The Trump administration entered office with a more clear-eyed vision of the sources of Iranian misconduct. The president lambasted the JCPOA as seriously flawed, deciding to withdraw from the agreement, and reimpose U.S. economic sanctions on May 8, 2018. The other members of the P5+1 remained in the agreement, but without access to the U.S. banking system or the ability to export large amounts of oil, Iran’s economy—80 percent of its exports linked to oil—tanked. The Trump administration enacted a policy of “maximum pressure,” attempting to force Iran to agree to deeper and more permanent cuts in its nuclear program, limitations on its ballistic missile program, and withdrawal of support for proxy and terrorist groups in the region.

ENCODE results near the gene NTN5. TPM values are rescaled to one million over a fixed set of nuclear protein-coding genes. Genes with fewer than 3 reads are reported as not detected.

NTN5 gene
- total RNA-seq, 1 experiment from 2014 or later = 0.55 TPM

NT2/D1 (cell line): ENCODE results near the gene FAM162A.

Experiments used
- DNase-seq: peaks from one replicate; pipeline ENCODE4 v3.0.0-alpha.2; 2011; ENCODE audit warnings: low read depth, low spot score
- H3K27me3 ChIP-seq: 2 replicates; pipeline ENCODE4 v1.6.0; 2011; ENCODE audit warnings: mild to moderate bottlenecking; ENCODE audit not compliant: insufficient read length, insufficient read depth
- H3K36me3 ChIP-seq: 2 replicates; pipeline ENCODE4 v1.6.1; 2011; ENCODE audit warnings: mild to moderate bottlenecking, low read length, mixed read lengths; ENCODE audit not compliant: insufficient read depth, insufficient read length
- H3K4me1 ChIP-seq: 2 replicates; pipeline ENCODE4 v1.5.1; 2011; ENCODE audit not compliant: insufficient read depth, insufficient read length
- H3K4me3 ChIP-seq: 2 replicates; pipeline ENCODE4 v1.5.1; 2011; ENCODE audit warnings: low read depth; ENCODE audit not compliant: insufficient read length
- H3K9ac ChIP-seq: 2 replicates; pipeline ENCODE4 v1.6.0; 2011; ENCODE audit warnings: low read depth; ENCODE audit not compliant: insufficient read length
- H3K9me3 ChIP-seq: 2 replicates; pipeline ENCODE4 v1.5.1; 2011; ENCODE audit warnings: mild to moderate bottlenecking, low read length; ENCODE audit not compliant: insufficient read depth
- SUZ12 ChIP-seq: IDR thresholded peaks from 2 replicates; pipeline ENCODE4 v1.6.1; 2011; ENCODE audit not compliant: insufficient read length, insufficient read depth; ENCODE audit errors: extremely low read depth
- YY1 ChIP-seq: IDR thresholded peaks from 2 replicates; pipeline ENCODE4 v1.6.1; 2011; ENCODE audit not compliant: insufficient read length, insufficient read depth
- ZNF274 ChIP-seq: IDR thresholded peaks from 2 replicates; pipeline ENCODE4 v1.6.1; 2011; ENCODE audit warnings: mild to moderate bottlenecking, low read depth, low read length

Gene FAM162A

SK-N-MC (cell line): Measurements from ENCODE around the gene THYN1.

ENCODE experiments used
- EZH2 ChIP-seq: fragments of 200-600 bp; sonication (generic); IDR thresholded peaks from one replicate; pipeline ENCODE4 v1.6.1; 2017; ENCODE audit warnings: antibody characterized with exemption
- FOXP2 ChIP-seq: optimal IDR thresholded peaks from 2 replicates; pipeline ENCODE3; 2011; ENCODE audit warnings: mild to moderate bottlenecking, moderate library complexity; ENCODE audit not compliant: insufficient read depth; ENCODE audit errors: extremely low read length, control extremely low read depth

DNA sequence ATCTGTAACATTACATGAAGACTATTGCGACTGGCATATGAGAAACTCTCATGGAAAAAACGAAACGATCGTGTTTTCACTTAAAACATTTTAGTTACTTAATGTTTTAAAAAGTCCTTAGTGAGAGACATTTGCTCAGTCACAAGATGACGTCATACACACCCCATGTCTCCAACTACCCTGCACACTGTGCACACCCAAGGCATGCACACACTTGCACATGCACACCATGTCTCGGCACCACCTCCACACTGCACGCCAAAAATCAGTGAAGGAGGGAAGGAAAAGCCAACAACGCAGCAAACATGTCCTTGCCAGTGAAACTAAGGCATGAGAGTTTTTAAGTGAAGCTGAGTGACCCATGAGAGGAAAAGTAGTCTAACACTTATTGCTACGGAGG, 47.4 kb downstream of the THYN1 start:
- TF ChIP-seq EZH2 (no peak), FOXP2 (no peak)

Iran retaliated by instituting a policy of “maximum resistance.” Iranian forces and proxy groups attacked U.S. allies and interests in the Middle East, including strikes on Saudi oil facilities, interdiction of tanker traffic in the Gulf, proxy attacks on U.S. service personnel in Iraq, and the downing of a U.S. drone over the Strait of Hormuz. The Trump administration responded on January 3, 2020, by killing Iranian Revolutionary Guards Qods Force commander Major General Qasem Soleimani in a drone strike in Baghdad. Abu Mahdi al-Muhandis, the commander of the Iraqi Popular Mobilization Forces, was also killed; Iraqi paramilitary groups continue to target U.S. forces in Iraq to this day to exact revenge. Iran also walked back portions of the JCPOA: doubling the number of centrifuges in operation, enriching uranium to 5 percent purity, and ending on-site inspections by the IAEA.